What is Plant-based Diet?
Answer. Eat food, mostly plants. More vegetables, more fruits.
The plant-based diet is high in fiber and it is full of nutrients. It is low in fat and protein. Current research shows that a diet that is too high in protein can actually be bad for your health.
Do you want HIGHER Income? Yes.
Do you wantÂ HIGHER Position? Yes.
and do you wantÂ HIGHER Education? Yes.
Do you need HIGH Cholesterol? No.
Do you needÂ HIGH Blood Pressure? No.
and do you needÂ HIGH Blood Sugar? No.
But what if your lifestyle turns the answer into YES?
With the consumption of HIGH level of sugar, salt, oil, seasonings, and other food additives, you are in the process of having the 3 Highs.
According to Wikipedia,Â Plant-based diet may refer to:
- Herbivore: an animal that is adapted to eat plants and not meat.
- Veganism: refers to an entirely plant-based diet, with no food from animal sources (strict vegetarian diet); or completely eliminating the use of animal products for ethical reasons.
- Fruitarianism: a form of veganism, in which meals consist primarily of fruit.
- Raw veganism: a form of veganism, in which food is uncooked or only dehydrated.
Plant-based diet and Health
A plant based diets leads to optimum health and energy. It is not linked to any major disease. In fact, a plant based diet can help to lower your risk factors for some of the major diseases plaguing the people in more affluent nations.
Women on a plant based diet tend to have stronger bones and fewer fractures. They lose less bone as they age.
According to an editorial in theÂ Journal of American Medical Association, a plant based diet can prevent up toÂ 90 percent of strokes and approximatelyÂ 97 percent of heart attacks. Those are some pretty amazing findings.
As a Â conclusion, the Plant-based diet isÂ moreÂ economical,Â moreÂ ecologically sound, more animal friendly, and more earth friendly.
If more people shifted towards a plant based diet, it would greatly ease the environmental impact of the meat industry.
Plant-based diet for Beginner
Some advices or suggestions for you, if you are non-vegan or non-vegetarian.
Replace one, or better yet, two to three days of your weekâ€™s meals to vegetarian options. And slowly increase the number of days.Â Simply cut back on your meat intake, especially red meat (beef, mutton, etc.).
Stop eating red meat first, then stop eating poultry and fish. Lastly, dairy products.
This is a good start, buck up.
Myth 1 – Not enough protein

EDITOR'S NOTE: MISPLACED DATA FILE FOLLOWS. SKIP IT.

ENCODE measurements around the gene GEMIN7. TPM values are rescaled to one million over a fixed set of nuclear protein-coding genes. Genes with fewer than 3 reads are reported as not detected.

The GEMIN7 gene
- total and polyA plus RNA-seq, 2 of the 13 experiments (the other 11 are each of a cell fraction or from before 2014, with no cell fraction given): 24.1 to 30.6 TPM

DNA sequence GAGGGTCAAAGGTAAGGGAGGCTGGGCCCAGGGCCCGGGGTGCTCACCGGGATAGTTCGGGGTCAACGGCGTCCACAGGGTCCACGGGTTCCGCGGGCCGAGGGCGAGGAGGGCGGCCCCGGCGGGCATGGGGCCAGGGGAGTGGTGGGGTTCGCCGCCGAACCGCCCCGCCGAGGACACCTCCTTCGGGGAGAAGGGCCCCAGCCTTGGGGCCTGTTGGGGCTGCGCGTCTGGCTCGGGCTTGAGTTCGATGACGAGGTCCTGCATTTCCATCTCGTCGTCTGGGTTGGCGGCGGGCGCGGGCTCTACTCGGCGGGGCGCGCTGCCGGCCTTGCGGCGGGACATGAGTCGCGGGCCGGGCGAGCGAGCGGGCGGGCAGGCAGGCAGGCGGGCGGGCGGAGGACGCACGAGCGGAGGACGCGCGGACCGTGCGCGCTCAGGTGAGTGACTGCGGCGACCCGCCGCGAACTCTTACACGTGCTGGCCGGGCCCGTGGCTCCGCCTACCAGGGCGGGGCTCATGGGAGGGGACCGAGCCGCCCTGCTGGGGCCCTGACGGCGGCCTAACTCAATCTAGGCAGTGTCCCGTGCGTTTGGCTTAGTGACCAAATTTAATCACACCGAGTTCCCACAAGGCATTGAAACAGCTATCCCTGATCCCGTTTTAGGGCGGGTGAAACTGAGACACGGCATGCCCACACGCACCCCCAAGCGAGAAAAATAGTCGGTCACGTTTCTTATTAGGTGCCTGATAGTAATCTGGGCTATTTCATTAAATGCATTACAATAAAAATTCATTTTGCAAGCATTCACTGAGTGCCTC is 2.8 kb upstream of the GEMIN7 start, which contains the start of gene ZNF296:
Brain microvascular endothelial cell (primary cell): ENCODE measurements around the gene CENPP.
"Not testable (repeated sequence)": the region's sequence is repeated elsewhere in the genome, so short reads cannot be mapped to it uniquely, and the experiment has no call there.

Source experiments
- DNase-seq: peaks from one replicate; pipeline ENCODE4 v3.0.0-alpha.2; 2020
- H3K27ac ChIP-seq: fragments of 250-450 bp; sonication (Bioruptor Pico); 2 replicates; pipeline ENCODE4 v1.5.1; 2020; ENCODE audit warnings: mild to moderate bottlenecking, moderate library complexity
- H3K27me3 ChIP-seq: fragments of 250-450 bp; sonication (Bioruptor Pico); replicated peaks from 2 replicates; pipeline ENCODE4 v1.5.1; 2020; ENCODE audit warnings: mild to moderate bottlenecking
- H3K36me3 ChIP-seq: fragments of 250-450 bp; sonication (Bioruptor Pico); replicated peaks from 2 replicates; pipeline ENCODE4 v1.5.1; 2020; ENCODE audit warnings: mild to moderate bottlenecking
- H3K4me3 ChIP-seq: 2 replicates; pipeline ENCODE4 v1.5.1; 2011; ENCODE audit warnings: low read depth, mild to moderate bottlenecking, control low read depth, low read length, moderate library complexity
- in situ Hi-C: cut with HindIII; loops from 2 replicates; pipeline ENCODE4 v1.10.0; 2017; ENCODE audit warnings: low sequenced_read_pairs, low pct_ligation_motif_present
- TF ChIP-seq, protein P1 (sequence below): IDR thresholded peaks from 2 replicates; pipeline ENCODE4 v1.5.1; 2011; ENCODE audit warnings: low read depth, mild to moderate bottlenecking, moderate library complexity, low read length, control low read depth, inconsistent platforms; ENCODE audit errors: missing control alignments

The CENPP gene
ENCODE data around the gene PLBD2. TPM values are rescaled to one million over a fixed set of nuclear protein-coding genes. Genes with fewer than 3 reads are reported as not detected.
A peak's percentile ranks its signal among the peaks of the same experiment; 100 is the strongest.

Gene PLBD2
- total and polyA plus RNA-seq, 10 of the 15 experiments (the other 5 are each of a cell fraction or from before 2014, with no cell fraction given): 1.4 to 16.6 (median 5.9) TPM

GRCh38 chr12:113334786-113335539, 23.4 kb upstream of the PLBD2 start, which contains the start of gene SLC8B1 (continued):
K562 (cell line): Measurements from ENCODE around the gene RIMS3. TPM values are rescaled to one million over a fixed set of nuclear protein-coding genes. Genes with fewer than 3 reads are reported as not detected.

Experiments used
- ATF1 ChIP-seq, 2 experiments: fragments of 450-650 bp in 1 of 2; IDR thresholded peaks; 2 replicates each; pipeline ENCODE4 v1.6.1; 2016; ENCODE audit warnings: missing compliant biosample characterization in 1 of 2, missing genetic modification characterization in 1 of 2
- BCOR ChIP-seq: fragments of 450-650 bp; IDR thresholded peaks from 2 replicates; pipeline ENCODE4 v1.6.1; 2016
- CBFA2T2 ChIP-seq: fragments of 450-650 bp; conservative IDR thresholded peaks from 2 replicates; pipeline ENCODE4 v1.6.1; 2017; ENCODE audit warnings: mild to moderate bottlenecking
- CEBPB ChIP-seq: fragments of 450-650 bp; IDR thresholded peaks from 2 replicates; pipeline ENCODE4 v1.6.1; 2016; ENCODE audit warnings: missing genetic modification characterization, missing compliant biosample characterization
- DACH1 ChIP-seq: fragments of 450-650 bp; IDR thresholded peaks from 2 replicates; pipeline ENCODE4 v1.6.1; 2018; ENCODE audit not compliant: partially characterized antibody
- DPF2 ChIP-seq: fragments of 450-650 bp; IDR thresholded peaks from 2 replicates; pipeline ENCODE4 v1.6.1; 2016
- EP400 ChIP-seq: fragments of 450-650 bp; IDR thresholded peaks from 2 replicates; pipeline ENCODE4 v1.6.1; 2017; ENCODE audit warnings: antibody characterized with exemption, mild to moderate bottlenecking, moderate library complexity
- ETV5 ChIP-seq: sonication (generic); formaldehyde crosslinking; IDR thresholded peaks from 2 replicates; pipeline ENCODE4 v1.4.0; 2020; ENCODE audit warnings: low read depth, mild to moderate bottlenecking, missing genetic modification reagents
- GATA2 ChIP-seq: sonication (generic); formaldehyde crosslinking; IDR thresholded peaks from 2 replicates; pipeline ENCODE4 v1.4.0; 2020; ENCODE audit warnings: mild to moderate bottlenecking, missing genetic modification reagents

A common myth about plant-based diets is that you will not get enough protein. The truth is that plant-based foods contain plenty of good quality protein.
All soy bean products are complete proteins. You can mix legumes with grains to make up a complete protein.
You can also get protein from nuts, seeds, and vegetables. If you eat a variety of plant based foods, you should have no problem getting enough protein, iron, and calcium.
Dont be aÂ Picky Eaters.
Myth 2 – No Meat No Energy
All food intake provides different level of energy.Â A lot of reports showed that there is no direct connection between meat and energy. But there is aÂ connection between meat and global warming.Â Animal products and highly-processed foods require more energy to produce than fruits, vegetables and whole grains.
Vegetarian Diet Most Energy Efficient
[box type=”info” style=”rounded”]The original article in Live Science goes on the cite some more connections between eliminating or reducing meat consumption in your diet: According to study done in 2006 at the University of Chicago a vegetarian or vegan diet is the most energy efficient, followed by one that includes poultry. Diets including large portions of red meat (and presumably â€˜the other white meatâ€™, pork) and fish are the least energy efficient.[/box]
Plant-based diet includes
- All fresh fruit and dried fruit (e.g. apricots, berries, apples, etc.)
- All vegetables raw and cooked (e.g. greens, herbs, sprouts, squash, and root vegetables such as potatoes, yams, sweet potatoes)
- Legumes (e.g. all beans, peas, lentils, garbanzos, etc.)
- All whole grains (e.g. spelt, millet, rye, barley, bread, pasta, cereal, etc.)
- Nuts and Seeds (e.g. almonds, cashews, walnuts, sunflower seeds, etc.)
- Berries and cherries. (e.g. strawberries, blueberries,Â raspberries, etc.)
- Fungus. (e.g. various kinds of mushrooms)
Additional point 1. Focus on variety in your plant foods.Â The more color you eat, the better. Try to eat all colors of plant foods including green, red, yellow, orange, purple, and white foods. Think leafy greens; red peppers and strawberries; squash and lemons; carrots, oranges and sweet potatoes; blueberries, purple cabbage, and eggplant; and cauliflower, garlic, and onions. The more color and variety, the better. And of course, must balance.
Additional point 2. Less salt, sugar, or other seasoning, and food additives.
Where To Get It?
- Buy it. If you are affordable, you can choose to buy organic product, but make sure, they are truly certified. There are a lot of people claimed that they are selling “real” organic product, but without certificate. Do not believe it, as a consumer, how to determine the vegetables or fruits that we pay for a higher price, giving us the “organic” value? So, spend wisely.
- Grow it. If you have your own garden / farm, this maybe a good idea to spend some of your time and waiting for fruitful return. Learn some techniques that will help you grow better plants.Â Fertilizer is one of the important part. Maybe I can share with you some points after this
- Made your own natural organicÂ garbage fertilizerÂ
There are some recipes for you if you want to DIY.
Looking for plant-based diet in town? Try this!